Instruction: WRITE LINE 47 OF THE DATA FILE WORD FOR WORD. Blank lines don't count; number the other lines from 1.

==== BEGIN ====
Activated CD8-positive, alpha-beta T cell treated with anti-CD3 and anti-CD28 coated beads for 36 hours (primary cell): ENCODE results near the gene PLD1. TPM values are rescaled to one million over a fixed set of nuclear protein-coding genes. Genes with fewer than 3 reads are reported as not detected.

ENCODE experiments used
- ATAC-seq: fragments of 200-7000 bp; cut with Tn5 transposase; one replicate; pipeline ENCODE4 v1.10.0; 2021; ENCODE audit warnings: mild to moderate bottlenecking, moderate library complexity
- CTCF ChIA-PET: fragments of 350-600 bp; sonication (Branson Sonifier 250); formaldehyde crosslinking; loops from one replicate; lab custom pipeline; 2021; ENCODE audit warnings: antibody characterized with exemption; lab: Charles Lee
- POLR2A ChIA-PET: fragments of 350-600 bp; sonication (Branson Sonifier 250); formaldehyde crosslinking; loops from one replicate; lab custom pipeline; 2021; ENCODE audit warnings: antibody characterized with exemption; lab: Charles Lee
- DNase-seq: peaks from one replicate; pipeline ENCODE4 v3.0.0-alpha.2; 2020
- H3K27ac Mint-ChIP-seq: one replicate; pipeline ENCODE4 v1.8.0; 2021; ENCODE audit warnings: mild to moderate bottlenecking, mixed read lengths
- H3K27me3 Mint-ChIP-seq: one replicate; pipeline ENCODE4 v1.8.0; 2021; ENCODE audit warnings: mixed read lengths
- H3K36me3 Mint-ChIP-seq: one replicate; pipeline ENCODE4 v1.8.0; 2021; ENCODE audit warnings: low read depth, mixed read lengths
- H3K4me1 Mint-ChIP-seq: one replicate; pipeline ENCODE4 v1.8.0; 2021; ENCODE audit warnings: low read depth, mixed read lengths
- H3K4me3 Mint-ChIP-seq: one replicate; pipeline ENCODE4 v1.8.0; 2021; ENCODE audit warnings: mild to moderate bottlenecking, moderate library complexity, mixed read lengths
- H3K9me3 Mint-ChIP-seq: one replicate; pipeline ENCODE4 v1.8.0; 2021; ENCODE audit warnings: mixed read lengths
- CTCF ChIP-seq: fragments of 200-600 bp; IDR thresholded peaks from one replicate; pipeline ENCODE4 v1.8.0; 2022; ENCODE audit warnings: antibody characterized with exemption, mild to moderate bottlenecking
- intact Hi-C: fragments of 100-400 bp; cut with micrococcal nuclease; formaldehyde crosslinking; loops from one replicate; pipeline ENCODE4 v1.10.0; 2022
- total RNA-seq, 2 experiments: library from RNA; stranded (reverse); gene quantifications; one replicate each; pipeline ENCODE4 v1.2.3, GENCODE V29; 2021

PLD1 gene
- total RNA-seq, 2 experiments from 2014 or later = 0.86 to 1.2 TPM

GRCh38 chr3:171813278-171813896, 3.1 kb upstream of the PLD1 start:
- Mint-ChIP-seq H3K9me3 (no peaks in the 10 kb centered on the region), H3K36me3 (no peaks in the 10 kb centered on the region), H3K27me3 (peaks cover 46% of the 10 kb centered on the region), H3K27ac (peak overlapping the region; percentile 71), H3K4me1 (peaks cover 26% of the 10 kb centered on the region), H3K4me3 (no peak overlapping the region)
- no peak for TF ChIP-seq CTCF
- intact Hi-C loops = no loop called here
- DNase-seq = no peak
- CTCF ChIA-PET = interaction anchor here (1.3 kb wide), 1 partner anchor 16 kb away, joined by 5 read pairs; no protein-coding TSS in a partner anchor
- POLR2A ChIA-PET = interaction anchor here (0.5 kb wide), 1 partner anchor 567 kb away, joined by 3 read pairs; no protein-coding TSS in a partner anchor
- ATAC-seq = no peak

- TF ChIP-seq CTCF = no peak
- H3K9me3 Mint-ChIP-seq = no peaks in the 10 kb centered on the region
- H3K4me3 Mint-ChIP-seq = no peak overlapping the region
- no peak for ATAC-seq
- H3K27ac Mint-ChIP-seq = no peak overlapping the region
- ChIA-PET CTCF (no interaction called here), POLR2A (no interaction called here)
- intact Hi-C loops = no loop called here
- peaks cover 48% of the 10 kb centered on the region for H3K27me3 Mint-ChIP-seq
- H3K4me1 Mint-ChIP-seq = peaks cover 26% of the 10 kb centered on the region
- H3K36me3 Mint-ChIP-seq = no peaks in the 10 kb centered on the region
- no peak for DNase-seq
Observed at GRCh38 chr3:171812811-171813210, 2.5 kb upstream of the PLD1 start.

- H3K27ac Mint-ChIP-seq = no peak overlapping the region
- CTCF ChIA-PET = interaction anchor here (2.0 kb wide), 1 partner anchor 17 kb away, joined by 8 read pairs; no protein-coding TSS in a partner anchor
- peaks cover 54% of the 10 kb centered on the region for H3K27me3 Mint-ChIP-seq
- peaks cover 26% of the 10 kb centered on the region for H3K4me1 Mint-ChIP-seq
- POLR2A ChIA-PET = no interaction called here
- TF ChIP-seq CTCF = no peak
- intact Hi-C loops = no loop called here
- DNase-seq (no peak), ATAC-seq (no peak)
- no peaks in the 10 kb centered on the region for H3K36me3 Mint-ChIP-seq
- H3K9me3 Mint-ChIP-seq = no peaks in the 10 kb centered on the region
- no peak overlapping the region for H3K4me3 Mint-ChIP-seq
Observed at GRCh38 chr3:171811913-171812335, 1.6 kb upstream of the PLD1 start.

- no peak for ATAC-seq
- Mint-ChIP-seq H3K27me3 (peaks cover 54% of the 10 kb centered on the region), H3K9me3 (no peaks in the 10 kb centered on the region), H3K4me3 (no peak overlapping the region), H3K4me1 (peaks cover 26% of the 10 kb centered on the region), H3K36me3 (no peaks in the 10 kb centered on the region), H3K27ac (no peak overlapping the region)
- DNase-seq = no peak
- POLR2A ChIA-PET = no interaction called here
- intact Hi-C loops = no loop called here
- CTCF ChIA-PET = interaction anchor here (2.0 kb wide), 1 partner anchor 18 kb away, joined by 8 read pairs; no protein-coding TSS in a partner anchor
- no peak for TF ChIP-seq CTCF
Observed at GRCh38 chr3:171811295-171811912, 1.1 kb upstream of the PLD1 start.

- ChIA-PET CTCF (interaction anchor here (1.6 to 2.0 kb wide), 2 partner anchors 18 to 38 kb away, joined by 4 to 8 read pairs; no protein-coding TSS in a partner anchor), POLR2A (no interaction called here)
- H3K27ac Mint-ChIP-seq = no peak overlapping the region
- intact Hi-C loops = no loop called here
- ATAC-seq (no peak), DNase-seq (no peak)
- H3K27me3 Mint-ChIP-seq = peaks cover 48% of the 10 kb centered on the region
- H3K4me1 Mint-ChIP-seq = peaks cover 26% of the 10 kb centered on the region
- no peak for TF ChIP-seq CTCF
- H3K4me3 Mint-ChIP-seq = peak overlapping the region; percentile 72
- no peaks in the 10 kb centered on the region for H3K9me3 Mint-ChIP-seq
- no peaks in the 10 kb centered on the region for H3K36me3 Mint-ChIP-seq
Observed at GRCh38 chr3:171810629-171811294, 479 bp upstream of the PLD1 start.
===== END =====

- H3K9me3 Mint-ChIP-seq = no peaks in the 10 kb centered on the region